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In a short hallway off of a side stairwell on the second floor sit the ACE classrooms. ACE is a program that promotes diverse learning and provides a tight knit community.

ACE strives to allow an environment that focuses on collaborative student growth and understanding of content rather than grades and amount of content. Students focus on individual comprehension and achieving competency benchmarks, rather than letter grades.

Amy Bayer, the ACE Program Coordinator, said that ACE’s approach to learning is unique in the sense that it focuses on the understanding of a few specific concepts at a time and allows students to showcase their knowledge through many different applications.

“ACE is a small, competency-based program. It is a very different approach to instruction, curriculum and assessment that really allows students to move at their own pace by explicitly showing them what they’re responsible for learning and giving them a lot of flexibility in how they demonstrate their knowledge,” Bayer said.

A unique feature of ACE is that students focus on two classes at a time within the program for a period of around six weeks. This allows students to focus on the topic of learning in much greater depth.

ACE math teacher Julie James said that while the class still teaches the standard Algebra two and Pre-Calculus curricula. The concentrated structure allows students to fully understand key concepts, especially in math, that they will build upon throughout their entire education.

“It is really clear that Algebra two has a six-week moment in which the overriding goal is to understand what a function is and how to manipulate it, which is a big conceptual question that you deal with the rest of your math life. We use those concepts to do lots of things, but we are always coming back to the fact that this is a quadratic,” James said.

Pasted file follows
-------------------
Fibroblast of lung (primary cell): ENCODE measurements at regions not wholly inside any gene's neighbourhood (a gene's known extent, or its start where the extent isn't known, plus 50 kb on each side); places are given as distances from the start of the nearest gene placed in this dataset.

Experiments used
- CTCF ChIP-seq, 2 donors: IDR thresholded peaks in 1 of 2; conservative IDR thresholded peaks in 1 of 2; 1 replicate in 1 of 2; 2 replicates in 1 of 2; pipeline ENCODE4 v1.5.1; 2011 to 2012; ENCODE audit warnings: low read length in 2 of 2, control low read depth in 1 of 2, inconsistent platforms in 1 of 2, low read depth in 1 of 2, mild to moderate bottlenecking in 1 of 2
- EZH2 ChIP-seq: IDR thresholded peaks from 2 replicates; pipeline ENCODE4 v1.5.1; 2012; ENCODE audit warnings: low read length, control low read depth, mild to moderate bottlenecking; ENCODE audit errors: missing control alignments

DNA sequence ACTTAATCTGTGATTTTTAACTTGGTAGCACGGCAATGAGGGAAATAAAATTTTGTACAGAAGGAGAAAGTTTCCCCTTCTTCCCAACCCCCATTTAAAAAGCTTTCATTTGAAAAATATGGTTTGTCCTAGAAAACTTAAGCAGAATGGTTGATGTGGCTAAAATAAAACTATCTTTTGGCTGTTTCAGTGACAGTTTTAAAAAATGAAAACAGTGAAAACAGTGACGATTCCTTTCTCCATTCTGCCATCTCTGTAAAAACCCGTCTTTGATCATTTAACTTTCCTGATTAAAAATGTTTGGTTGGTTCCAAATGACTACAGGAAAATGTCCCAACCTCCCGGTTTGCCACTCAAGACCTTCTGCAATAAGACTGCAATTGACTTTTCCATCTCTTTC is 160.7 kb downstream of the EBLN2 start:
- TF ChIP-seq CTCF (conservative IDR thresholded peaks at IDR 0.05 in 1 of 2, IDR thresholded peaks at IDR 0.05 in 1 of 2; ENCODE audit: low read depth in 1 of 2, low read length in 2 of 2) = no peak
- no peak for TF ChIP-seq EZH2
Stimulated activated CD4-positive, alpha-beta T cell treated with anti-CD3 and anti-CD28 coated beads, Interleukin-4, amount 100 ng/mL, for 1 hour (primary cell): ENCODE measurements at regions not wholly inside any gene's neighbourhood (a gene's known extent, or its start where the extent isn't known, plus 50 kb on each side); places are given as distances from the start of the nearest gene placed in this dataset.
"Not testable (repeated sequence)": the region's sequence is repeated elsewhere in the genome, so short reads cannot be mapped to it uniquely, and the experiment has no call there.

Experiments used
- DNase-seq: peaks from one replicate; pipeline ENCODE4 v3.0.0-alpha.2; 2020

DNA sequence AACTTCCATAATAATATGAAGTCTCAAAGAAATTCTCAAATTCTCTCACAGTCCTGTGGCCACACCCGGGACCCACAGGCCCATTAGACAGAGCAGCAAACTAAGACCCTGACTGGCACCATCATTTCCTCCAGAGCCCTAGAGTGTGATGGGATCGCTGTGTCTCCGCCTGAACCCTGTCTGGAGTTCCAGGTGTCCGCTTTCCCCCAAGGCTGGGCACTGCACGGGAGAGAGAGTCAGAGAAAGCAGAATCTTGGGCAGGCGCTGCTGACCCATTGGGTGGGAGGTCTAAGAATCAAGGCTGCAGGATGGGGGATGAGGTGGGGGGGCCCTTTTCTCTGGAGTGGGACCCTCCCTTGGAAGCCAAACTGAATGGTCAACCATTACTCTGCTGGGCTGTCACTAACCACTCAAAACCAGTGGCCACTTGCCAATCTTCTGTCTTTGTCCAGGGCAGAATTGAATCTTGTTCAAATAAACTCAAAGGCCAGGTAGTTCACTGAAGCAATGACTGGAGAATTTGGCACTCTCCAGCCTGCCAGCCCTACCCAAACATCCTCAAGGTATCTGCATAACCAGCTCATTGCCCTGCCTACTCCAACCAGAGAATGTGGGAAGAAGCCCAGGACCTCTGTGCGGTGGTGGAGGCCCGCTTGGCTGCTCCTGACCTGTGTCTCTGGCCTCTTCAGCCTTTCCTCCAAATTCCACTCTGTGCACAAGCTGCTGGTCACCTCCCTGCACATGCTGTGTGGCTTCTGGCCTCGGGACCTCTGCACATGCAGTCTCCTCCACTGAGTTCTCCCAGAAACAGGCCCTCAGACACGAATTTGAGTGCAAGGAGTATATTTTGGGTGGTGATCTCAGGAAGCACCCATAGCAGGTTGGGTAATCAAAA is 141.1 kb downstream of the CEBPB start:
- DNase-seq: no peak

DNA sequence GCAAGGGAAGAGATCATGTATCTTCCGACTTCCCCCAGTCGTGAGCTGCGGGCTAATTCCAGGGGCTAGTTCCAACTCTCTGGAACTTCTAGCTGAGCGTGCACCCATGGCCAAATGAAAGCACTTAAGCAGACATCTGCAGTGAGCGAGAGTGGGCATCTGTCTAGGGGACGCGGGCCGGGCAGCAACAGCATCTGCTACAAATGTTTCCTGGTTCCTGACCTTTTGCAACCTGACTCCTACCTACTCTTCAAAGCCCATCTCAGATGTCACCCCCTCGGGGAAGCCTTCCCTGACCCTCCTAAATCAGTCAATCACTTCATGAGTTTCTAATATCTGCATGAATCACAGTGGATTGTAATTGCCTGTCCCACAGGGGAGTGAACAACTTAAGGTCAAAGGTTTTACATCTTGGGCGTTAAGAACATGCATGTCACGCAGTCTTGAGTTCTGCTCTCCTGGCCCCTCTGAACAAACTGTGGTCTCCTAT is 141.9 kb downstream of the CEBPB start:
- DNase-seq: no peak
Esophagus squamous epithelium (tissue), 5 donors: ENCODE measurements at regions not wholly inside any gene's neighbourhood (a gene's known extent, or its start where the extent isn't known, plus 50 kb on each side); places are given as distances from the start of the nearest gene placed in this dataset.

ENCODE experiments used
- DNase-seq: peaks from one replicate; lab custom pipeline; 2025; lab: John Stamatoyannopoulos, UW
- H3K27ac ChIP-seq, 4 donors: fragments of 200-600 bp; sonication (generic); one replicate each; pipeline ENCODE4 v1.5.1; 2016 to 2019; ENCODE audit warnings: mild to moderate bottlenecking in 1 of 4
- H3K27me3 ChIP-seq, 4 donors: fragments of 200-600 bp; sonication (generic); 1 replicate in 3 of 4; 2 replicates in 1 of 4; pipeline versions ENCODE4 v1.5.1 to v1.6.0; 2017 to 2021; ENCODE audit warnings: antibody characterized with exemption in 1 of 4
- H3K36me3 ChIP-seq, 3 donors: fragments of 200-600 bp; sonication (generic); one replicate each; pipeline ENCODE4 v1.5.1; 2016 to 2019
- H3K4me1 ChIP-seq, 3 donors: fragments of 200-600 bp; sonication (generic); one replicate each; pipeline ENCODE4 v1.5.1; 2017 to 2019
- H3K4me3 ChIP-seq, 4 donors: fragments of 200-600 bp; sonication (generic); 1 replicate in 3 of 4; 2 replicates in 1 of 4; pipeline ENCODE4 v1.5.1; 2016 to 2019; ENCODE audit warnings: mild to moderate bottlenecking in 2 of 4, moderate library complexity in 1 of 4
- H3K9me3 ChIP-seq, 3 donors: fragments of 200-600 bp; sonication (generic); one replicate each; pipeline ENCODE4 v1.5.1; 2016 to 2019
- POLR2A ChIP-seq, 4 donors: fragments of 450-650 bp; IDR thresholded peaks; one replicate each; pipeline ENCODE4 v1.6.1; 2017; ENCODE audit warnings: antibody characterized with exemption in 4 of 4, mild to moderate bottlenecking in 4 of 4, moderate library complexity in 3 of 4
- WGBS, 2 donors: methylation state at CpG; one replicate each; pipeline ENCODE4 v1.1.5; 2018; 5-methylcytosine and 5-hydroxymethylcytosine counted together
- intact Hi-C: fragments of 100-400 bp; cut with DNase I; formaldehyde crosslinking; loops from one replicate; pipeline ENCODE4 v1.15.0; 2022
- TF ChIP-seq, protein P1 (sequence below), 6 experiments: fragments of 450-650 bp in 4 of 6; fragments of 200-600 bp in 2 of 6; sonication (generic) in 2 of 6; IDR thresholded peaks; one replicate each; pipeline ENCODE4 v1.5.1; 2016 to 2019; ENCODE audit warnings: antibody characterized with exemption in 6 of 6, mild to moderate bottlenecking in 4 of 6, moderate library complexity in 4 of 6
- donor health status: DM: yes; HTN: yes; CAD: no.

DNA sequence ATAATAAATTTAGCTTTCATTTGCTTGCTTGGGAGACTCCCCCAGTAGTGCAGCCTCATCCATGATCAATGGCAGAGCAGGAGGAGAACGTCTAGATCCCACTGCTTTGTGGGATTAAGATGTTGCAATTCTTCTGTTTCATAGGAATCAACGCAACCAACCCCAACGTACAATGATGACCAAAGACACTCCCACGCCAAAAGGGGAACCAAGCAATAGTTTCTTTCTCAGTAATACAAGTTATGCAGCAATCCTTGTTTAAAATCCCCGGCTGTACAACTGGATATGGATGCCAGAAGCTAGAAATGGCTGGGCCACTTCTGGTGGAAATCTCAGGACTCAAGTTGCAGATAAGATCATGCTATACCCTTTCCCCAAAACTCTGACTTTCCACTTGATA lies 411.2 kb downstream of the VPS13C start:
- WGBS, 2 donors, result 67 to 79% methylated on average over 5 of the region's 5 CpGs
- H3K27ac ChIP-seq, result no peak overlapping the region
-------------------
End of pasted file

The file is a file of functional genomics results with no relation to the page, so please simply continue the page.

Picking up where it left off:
Senior Isobella Farone said that ACE provides a safe space for students due to its small community and lots of group engagement.

“In ACE we have the same teachers for sophomore, junior and senior year so you get to know them really well which is really nice. ACE is such a small community, so I’ve made a bunch of friends for it and the teachers are super nice,” Farone said.

Another unique feature of ACE is the student-to-teacher relationships. Within the 2 hour class periods, teachers are able to better understand how their students learn and have more one-on-one instruction when needed, Bayer said.

“The other thing we do intentionally is we take a strengths-based approach to how we do instruction. We look at each student individually and what their strengths are and we really try to play to those strengths and give them choices that will allow them to work from that place of strength rather than a deficit,” Bayer said.

As a whole, ACE provides a non-competitive high school experience in which students are accepted by their teachers and classmates for learning differently and wanting a more flexible structure. Bayer said that the program’s fundamental grading system discourages students from adhering to such rigid standards and helps students view school as an opportunity rather than a burden.

“Ace is really about helping a student get to a place where they know enough of the content. We want students to eventually learn content and it may take them longer. And they shouldn’t get dinged for needing more time. They should get another opportunity. I think the fact that students know that they can’t get a D or an E frees them up to really think about school differently and feel like there’s nothing to lose,” Bayer said.